I am looking for suggestions for a perennial or shrub planting for a narrow and long (6 inch x 15feet x 20 feet) second floor planter. It is heavily shaded by oaks and is south facing and windy. There was a boxwood planting but they all died. It is also a high 4 foot planter viewed at that level or from below when sitting at the table. Person does not seem to like grasses. I thought maybe lime corral bells or christmas ferns? Can you make some other suggestions? Must also be a mono planting.
for your help
Container plantings in full shade can be a big challenge, and the fact that the planter you are working with is only six inches wide limits your choice of plant material even further. Toronto’s recent winters have been very hard on boxwood, which is hardy to Zone 5. In containers they are of course more vulnerable given the freeze-thaw cycle that makes it difficult for even hardier perennials to survive. Shrubs and perennials that are hardy to a zone or two below our own will have a better chance of survival in containers.
Your suggestions are both great ideas to try. The Christmas fern, Polystichum acrostichoides, is very hardy and will tolerate shade conditions. You could also consider Adiantum pedantum, the Northern Maidenhair Fern, another very hardy native which does best in light shade, but can tolerate deeper shade conditions.
There are several Coral Bell cultivars that are very hardy will tolerate a range of shady conditions, for example, ‘Lime Marmalade’ and ‘Dolce Key Lime Pie’.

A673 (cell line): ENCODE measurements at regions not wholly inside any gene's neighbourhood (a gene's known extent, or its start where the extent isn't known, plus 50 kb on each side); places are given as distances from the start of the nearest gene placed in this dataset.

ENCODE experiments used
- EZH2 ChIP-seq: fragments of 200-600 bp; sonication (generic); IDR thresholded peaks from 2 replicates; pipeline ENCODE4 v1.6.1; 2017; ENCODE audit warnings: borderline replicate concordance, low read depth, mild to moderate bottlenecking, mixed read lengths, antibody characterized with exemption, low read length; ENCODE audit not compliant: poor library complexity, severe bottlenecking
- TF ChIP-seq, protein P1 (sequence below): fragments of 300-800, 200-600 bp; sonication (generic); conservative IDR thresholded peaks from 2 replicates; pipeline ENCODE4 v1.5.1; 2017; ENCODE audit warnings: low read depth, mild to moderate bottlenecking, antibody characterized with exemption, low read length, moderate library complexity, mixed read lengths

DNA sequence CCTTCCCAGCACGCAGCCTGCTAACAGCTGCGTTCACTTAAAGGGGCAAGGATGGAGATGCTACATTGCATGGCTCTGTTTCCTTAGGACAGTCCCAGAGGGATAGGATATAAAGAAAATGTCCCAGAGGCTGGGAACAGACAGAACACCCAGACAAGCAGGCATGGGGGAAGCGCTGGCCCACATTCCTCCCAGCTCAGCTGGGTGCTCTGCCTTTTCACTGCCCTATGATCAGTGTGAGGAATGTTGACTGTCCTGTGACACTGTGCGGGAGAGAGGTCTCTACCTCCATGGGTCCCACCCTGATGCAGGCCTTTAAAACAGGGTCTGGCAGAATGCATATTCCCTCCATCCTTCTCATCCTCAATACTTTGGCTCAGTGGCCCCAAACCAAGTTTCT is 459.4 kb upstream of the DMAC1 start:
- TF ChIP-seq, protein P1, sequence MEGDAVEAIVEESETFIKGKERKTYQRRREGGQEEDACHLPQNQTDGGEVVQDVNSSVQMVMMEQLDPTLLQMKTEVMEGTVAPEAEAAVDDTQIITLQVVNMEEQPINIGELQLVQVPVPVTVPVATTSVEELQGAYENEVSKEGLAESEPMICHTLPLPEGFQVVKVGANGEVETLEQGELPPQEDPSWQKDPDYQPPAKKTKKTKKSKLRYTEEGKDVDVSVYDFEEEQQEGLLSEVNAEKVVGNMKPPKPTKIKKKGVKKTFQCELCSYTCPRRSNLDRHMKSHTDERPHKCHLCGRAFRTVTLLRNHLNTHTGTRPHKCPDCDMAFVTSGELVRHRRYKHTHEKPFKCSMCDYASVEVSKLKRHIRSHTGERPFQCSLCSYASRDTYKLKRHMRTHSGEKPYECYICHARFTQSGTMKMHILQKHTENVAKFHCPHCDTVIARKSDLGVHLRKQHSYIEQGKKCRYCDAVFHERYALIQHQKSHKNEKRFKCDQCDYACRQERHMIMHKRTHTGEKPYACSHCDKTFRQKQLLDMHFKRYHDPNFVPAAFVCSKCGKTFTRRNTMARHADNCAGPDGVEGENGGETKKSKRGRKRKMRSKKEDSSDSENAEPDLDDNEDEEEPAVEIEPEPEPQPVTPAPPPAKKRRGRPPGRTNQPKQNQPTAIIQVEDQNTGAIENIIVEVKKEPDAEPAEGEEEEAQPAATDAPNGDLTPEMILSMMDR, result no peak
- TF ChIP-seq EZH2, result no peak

A couple of other suggestions, both of which have very lovely foliage, are Foam flower, Tiarella cordifolia, which is very hardy and grows in shade/part shade conditions, and Brunnera, in particular ‘Jack Frost’, with its light green leaves overlaid by silver: it is hardy and grows in shade to part shade.
In terms of evergreens, you could consider trying one of the dwarf cedars, for example, Thuja occidentalis ‘Little Giant’, hardy to Zone 3, or one of the Cotoneaster cultivars that are hardy to Zone 4, both of which will tolerate part shade: you will need to determine whether these are too large for your narrow planter.
Here is the Toronto Master Gardeners’ fact sheet on perennials for shade: https://www.torontomastergardeners.ca/factsheet/perennials-for-shade-in-dry-or-moist-areas-a-toronto-master-gardeners-guide/ .
This site gives some good practical advice for overwintering perennials in containers: